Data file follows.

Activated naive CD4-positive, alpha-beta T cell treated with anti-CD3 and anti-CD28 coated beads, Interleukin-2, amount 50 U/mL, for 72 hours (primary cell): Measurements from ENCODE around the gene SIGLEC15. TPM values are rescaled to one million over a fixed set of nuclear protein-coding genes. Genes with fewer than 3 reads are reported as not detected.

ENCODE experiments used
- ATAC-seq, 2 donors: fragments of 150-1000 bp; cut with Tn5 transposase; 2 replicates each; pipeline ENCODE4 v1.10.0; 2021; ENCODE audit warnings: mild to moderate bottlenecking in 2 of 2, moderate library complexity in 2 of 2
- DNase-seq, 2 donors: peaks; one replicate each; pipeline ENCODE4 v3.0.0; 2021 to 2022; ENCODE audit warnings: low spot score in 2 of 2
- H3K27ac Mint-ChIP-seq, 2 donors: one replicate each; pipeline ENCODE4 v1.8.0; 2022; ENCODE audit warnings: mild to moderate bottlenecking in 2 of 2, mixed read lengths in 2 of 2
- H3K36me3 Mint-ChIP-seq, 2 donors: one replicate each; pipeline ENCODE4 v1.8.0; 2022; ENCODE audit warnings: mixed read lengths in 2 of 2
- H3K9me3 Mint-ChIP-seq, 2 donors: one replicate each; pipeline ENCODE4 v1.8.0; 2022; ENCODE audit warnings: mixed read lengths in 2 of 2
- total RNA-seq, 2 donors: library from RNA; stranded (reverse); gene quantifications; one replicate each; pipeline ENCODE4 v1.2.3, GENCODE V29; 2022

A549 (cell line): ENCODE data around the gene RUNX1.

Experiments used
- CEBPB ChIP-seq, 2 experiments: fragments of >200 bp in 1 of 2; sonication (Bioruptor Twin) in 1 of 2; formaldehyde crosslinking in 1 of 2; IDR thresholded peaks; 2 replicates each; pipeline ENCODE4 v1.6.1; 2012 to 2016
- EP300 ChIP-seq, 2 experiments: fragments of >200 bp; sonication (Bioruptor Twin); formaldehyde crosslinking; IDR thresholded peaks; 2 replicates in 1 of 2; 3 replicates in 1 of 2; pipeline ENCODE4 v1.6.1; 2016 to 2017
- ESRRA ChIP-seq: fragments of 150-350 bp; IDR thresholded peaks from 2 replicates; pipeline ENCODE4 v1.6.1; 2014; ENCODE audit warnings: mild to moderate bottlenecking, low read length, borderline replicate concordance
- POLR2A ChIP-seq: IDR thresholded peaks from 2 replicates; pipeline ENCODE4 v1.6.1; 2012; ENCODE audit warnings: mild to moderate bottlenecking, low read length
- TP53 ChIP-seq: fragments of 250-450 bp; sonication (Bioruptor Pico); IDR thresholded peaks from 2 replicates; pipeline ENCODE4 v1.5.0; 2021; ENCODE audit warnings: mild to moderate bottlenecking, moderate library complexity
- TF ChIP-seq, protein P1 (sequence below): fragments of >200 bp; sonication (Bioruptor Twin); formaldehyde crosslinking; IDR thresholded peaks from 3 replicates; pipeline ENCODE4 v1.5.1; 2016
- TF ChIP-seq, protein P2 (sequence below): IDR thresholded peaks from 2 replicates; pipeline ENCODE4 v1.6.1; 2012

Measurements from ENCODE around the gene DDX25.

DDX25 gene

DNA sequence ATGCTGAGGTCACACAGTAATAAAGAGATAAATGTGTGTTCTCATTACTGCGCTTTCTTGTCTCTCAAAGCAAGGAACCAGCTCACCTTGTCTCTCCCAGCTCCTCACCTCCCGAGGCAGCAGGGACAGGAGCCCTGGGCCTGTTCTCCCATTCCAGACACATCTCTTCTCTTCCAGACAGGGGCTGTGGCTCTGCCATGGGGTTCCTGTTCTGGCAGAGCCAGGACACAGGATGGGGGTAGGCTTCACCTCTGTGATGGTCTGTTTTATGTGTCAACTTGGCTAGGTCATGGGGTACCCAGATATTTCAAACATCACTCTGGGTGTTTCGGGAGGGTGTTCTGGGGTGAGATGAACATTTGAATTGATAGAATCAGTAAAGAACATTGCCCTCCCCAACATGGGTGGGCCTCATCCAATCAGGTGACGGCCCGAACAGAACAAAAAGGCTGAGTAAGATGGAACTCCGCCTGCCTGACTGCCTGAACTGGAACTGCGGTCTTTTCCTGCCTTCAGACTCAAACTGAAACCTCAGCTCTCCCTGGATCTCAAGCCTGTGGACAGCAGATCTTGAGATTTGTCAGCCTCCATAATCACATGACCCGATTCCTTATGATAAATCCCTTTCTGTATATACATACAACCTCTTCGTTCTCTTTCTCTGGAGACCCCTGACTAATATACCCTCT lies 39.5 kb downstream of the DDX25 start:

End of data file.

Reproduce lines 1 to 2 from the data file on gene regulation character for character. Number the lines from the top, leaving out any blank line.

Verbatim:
Activated naive CD4-positive, alpha-beta T cell treated with anti-CD3 and anti-CD28 coated beads, Interleukin-2, amount 50 U/mL, for 72 hours (primary cell): Measurements from ENCODE around the gene SIGLEC15. TPM values are rescaled to one million over a fixed set of nuclear protein-coding genes. Genes with fewer than 3 reads are reported as not detected.

ENCODE experiments used